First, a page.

With that, as I said before, we've offered an amendment where the minister would simply not proclaim -- I believe if he gave John Tory, our leader, his word that he would not proclaim that section until they had resolved the taxi issue under the Municipal Act or the City of Toronto Act, tomorrow or the next day -- whenever we vote on Bill 169 -- our caucus and our leader, John Tory, would be supporting Bill 169.

Failing to do that, we have to make sure that, under the definition, as Premier McGuinty says, there is transparency and accountability. We need to do the right thing. We need to not just slip over or ignore these unresolved issues of fairness.

I believe that our position isn't really earth-shattering; it's simply doing the right thing. That's the point I'm trying to make at some length, and I'm trying to do it politely. In fact, I'm confident that it's non-partisan when I see Mayor David Miller's signature on recommending roughly the same suggestion, that they can deal with this under the Municipal Act.

I just want to move to a couple of other points, since I've solved our problem on Bill 169. I want to go back to the estimates process because, as I did compliment the minister in my remarks, he's trying to do the right thing.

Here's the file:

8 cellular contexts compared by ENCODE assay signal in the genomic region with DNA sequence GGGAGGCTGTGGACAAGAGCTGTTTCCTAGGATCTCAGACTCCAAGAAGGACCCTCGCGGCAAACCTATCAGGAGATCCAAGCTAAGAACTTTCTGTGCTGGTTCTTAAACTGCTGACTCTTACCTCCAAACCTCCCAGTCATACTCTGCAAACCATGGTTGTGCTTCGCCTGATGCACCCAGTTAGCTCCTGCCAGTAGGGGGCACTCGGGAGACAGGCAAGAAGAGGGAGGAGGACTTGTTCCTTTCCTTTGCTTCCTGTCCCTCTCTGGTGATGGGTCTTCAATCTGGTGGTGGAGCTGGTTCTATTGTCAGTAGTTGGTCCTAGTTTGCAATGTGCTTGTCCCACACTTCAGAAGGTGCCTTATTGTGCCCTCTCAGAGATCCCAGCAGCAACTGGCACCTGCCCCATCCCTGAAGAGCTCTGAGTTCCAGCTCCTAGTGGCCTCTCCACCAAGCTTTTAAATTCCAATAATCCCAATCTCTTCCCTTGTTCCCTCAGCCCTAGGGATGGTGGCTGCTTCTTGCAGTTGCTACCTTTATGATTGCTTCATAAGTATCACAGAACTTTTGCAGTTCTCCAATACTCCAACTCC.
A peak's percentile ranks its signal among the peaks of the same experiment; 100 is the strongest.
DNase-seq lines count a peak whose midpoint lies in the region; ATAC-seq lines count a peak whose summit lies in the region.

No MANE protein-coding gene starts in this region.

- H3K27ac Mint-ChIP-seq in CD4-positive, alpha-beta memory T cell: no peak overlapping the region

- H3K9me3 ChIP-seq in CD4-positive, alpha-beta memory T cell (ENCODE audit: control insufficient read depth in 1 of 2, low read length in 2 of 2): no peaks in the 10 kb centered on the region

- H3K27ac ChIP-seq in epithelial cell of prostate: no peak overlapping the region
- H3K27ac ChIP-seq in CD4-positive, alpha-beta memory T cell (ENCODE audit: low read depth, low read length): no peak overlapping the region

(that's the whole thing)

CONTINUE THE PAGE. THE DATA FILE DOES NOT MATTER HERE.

You know, I represent the riding of Durham. It's in Durham region, obviously, and it's part of the city of Oshawa, as well as Scugog township -- a wonderful, beautiful area of Lake Scugog -- as well as Port Perry, which is a great destination for anyone, and Clarington. The three mayors there -- I work very well with John Mutton and Marilyn Pearce from Scugog, and certainly with John Gray from the city of Oshawa. I, of course, worked in the auto sector for many years. So I think it's important to respect the importance of the economy.

I'm getting back to the broader discussion of the mandate the Minister of Transportation has. I just recently made presentations, as I do annually for sure, maybe semi-annually: I appear before the mayors that I work with and the regional chair, Roger Anderson. It is my job to represent their interests, certainly to listen to them and indeed support them, if not initially question them. In those presentations, I've asked them what their top issues are, and I've got quite a little list. In fact, I can tell you that I have a number of issues that I want to put on the table here that I've raised with the minister.

Do you know what the number-one issue was, Mr. Speaker? I'm just wondering. Mr. Speaker, I was just wondering if you were interested in the top issues in my riding, and probably in all of Durham region. It was the completion of Highway 407. It's important to the city of Kawartha Lakes; it's important to the city of Peterborough; it's important to Windsor, actually, because the Windsor area and the border area is a huge issue. The Minister of Transportation -- now we're getting into what I'd call really sensitive areas of where you've got to deliver. I don't mean that in any way to be a threat. It's just linking the importance of the Ministry of Transportation's Bill 169 and those functions with respect to --

Mr. Speaker, I think somebody's on the floor of the House.

The Acting Speaker: I apologize to the member for Durham. He still has the floor.

Mr. O'Toole: Yes, thank you very much. Holy -- what do Batman and Robin say? Holy -- whatever it is. I forget what they say. Anyway, I hope he brought his Batmobile, because it is transportation. Holy -- what is it?

Mr. Dave Levac (Brant): Holy taxi, Batman.